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The Consumer Financial Protection Bureau has filed suit against Active Network for allegedly tricking consumers into enrolling in a membership club with an annual fee.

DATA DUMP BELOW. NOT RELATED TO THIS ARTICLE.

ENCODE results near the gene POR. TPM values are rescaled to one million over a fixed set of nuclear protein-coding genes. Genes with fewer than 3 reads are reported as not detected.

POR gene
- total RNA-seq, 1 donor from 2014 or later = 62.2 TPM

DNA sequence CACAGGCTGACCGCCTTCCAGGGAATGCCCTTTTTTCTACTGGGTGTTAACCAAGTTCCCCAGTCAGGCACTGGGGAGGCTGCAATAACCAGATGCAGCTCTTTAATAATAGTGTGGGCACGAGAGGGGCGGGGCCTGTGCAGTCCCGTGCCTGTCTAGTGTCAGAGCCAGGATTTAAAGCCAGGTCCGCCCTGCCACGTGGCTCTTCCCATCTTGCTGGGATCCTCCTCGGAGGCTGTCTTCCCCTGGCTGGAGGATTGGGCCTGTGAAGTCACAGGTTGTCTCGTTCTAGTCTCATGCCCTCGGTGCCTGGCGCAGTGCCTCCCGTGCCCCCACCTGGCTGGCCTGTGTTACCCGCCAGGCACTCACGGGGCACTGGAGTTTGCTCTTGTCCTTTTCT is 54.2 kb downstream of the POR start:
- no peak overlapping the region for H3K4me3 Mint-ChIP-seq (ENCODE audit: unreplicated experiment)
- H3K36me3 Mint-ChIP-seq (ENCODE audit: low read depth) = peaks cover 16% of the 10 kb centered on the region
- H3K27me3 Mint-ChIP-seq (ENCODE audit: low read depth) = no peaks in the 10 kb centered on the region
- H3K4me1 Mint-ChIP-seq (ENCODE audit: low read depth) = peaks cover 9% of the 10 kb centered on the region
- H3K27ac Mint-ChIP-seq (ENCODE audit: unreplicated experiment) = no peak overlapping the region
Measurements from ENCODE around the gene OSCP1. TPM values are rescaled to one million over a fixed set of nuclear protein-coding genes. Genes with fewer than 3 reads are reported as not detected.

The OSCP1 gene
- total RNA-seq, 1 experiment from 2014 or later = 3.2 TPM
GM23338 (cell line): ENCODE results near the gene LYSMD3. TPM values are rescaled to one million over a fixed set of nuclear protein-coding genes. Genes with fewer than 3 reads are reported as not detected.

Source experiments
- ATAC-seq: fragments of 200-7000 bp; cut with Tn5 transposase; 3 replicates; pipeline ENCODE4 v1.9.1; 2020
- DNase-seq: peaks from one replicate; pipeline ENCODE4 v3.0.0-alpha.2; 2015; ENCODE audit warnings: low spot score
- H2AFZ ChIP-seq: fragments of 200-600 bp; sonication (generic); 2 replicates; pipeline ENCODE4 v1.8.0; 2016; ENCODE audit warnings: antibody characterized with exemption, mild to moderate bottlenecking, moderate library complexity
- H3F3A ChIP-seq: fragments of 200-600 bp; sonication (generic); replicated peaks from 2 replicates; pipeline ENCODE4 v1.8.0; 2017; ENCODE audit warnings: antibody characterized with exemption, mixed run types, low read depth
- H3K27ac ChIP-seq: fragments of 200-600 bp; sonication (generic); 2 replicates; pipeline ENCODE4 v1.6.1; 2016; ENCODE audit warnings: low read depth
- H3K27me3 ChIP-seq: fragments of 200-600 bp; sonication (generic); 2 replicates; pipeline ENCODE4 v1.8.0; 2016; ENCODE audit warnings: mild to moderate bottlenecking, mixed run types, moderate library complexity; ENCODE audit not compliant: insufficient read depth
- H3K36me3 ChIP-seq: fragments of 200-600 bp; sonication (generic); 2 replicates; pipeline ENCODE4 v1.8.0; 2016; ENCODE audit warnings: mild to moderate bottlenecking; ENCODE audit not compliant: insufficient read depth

Active operates a payment system that is used by the organizers of events and activities, such as the YMCA. It collects payments from individuals signing up for events, keeps a portion of the fee as its compensation, and forwards the balance on to the organizer. Active also operates a paid membership club that offers discounts for products and services, not necessarily related to the event that the individuals signed up to participate in. Active inserted a webpage into event registrations that offered individuals free trial enrollment in the club. The CFPB alleged that a button on the webpage labeled “Accept” made it appear as though the individual was accepting charges to his or her credit or debit card to participate in the event. In fact, it was a trial enrollment in the paid membership club that converted to a paid membership if the individual did not opt out before the end of the trial period. The CFPB alleged that this was an unfair and deceptive practice.  The CFPB called this enrollment method a "dark pattern":   Dark patterns are hidden tricks or trapdoors that companies build into their websites to get consumers to inadvertently click links, sign up for subscriptions, or purchase products or service.  The CFPB also alleged that Active violated the Electronic Funds Transfer Act by increasing the annual membership fee without notifying individuals in advance.

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